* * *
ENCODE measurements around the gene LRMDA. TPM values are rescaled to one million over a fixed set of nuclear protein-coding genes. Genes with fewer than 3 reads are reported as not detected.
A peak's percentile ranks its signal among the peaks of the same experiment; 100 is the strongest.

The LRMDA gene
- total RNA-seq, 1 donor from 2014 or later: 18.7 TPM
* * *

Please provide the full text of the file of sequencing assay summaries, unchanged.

ENCODE measurements around the gene LRMDA. TPM values are rescaled to one million over a fixed set of nuclear protein-coding genes. Genes with fewer than 3 reads are reported as not detected.
A peak's percentile ranks its signal among the peaks of the same experiment; 100 is the strongest.

The LRMDA gene
- total RNA-seq, 1 donor from 2014 or later: 18.7 TPM